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WHAT IS CELIAC DISEASE?
Celiac disease is an autoimmune disorder that can occur in genetically predisposed people where the ingestion of gluten leads to damage in the small intestine. It is estimated to affect 1 in 100 people worldwide. Two and one-half million Americans are undiagnosed and are at risk for long-term health complications.
healthy and damaged villi
When people with celiac disease eat gluten (a protein found in wheat, rye and barley), their body mounts an immune response that attacks the small intestine. These attacks lead to damage on the villi, small fingerlike projections that line the small intestine, that promote nutrient absorption. When the villi get damaged, nutrients cannot be absorbed properly into the body.
Celiac disease is hereditary, meaning that it runs in families. People with a first-degree relative with celiac disease (parent, child, sibling) have a 1 in 10 risk of developing celiac disease.
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Researchers behind a new study believe caring for a pet may lead to better regulation of diabetes, especially in adolescents. Since adolescents can display stubborn attitudes towards regular maintenance of diabetes symptoms, pets may help teenagers with managing Type 1 diabetes during this stage of life.
Researchers studied 28 adolescent patients between the ages of 10 and 17 at the University of Texas Southwestern Medical Center. Each patient was given a pet fish to care for over a period of time. During that period of time, each patient fed the pet in the morning and evening, and then changed one-fourth of the water in the fish’s bowl once per week. Each time a patient fed a fish, it was a reminder to check his/her glucose levels. And when the patients changed the water in the tank, they reviewed the notes they had taken about their blood sugar levels with a caregiver.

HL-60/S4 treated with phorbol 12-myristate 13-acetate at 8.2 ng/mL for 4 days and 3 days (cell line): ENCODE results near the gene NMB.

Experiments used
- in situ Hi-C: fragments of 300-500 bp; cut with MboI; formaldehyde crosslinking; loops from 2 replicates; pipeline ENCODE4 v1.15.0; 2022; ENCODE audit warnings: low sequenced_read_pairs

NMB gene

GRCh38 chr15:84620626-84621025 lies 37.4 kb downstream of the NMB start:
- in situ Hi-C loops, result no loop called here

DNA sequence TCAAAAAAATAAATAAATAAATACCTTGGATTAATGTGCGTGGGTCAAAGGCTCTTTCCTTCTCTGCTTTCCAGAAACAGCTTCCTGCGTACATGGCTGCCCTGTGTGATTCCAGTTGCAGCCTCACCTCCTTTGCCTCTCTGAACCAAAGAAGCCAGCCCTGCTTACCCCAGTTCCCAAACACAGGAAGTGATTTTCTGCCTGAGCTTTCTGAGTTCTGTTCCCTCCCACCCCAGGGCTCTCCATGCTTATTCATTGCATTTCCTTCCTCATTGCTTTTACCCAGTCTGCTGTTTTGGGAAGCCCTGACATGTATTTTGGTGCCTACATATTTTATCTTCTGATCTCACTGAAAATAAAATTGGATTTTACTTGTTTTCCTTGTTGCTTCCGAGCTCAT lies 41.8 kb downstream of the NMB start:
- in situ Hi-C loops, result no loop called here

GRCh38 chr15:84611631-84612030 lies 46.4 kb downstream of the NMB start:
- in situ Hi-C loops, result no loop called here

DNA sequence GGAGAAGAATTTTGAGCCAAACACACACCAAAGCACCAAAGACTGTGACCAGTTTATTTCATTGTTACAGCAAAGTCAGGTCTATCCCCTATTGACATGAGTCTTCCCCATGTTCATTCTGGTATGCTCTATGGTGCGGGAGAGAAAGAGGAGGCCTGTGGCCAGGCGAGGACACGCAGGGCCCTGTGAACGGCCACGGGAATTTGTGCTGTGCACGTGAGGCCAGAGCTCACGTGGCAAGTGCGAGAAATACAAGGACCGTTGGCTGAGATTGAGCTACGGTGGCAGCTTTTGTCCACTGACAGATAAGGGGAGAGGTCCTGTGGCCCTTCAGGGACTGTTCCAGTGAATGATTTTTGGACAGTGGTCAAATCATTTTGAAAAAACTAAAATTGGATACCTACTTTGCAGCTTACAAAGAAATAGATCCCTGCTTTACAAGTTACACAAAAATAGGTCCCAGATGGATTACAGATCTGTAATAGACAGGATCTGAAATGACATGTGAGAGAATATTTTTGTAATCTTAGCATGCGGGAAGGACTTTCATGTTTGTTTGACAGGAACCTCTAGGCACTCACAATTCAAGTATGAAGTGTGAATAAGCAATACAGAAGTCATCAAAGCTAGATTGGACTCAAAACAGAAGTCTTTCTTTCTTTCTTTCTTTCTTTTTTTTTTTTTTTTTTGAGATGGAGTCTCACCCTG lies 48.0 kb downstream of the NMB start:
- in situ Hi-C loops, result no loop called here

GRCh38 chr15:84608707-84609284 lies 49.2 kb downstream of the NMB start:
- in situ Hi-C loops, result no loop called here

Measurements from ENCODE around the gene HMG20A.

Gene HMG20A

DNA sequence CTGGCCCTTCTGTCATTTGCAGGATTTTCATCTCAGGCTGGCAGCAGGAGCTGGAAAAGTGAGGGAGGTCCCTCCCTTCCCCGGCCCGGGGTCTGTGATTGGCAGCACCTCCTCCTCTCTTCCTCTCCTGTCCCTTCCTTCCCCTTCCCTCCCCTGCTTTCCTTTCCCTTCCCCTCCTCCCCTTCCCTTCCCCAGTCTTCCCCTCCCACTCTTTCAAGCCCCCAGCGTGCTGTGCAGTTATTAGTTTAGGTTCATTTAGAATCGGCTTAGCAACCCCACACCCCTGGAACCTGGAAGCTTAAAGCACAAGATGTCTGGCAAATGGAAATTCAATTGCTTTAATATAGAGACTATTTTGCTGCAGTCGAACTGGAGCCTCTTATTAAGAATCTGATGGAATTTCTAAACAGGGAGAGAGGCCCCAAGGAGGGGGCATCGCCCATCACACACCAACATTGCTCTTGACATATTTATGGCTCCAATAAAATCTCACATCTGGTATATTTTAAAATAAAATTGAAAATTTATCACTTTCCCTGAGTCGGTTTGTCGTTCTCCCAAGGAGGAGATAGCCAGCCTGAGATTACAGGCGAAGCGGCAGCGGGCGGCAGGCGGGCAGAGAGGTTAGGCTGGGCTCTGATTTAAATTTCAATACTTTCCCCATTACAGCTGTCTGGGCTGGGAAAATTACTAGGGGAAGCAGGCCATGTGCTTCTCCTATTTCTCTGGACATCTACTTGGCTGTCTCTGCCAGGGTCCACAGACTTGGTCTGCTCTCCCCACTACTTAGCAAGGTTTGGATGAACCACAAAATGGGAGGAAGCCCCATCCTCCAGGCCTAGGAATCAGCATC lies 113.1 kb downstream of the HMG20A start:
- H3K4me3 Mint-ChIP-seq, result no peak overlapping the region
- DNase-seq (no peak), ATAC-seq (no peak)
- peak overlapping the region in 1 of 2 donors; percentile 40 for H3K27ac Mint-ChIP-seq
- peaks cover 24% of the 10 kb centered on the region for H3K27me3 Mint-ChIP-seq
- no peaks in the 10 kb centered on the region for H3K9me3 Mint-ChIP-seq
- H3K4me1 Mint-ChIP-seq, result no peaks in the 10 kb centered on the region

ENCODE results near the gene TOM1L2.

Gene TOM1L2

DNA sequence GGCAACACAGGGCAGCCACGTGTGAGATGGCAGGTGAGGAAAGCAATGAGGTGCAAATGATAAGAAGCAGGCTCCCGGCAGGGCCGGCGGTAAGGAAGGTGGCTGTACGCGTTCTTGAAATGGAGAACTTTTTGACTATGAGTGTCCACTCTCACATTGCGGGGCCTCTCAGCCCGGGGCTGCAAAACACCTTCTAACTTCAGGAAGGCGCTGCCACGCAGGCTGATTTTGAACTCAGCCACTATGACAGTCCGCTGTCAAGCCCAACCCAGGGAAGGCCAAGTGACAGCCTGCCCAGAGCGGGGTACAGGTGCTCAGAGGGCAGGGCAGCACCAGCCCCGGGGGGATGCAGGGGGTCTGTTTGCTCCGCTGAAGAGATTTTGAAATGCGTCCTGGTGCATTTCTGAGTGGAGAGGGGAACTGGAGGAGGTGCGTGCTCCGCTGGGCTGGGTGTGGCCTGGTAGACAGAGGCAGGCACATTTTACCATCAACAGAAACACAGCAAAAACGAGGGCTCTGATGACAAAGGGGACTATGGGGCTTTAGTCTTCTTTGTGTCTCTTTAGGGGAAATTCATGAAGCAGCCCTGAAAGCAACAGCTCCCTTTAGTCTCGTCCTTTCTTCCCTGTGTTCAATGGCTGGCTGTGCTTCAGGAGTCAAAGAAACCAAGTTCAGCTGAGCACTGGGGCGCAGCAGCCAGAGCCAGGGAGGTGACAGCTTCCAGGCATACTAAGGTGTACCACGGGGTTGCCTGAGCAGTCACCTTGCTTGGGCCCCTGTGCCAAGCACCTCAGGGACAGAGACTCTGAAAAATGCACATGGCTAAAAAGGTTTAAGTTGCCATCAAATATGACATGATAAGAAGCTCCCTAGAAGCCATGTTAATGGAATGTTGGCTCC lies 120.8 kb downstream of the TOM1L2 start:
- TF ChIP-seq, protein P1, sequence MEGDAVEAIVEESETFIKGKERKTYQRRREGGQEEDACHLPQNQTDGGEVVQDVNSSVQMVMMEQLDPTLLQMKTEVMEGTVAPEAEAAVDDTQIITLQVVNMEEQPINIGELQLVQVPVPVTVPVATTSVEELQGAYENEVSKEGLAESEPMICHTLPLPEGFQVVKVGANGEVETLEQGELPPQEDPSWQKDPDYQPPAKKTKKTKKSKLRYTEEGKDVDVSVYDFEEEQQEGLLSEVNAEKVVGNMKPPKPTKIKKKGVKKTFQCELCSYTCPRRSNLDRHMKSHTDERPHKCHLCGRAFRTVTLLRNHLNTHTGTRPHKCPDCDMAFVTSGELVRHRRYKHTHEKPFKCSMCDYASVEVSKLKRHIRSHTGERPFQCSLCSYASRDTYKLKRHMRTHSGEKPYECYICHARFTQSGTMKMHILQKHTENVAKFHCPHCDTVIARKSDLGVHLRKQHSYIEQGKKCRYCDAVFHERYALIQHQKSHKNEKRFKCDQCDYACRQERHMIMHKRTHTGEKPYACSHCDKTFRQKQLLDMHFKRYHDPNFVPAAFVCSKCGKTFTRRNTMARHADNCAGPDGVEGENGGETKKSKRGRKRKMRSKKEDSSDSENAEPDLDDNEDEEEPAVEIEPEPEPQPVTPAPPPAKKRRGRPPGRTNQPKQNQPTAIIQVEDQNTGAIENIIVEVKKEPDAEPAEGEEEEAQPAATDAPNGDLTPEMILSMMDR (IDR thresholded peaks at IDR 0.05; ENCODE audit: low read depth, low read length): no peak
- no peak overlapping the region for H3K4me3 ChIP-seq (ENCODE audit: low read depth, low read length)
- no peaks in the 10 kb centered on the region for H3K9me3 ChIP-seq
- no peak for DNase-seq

“Caring for pets gave teenagers a sense of responsibility similar to an adult caring for a child.”
Read more at http://blog.thediabetessite.com/cs-study-pets-solution/#MLYHrmBu3VS3HIC1.99
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The U.S. Food and Drug Administration is taking steps to improve the warning labels featured on non-aspirin nonsteroidal anti-inflammatory drugs – NSAIDs – so they reflect that the drugs increase the risk of for heart attack or stroke.
In 2005, the FDA added boxed warning labels about cardiovascular risk to all prescription NSAIDs. However, a new comprehensive review found that the risk for heart attack or stroke can happen even after using NSAIDs for a short term, like a few weeks – an earlier estimate than previously stated.
Patients who take over-the-counter or prescription NSAIDs, such as ibuprofen, naproxen, diclofenac and celecoxib, should seek immediate medical attention if they experience chest pain, shortness of breath or trouble breathing, weakness in one part or side of their body or slurred speech.
“Be careful not to take more than one product that contains an NSAID at a time,” Dr. Karen Mahoney, deputy director of the FDA’s Division of Nonprescription Drug Products, said in the consumer update.
Read the Drug Facts label for additional information on the proper way to take NSAIDs, she adds. If you already have high blood pressure or heart disease, speak to a health care provider before using NSAIDs.
Tips for Managing Food Allergies
To successfully manage your food allergy, you’ll have to change your diet and lifestyle. These changes may seem overwhelming at first, but things will get easier over time. We recommend starting with the following basic measures to safeguard yourself for a reaction, as well as prepare yourself for challenges you may face in different environments: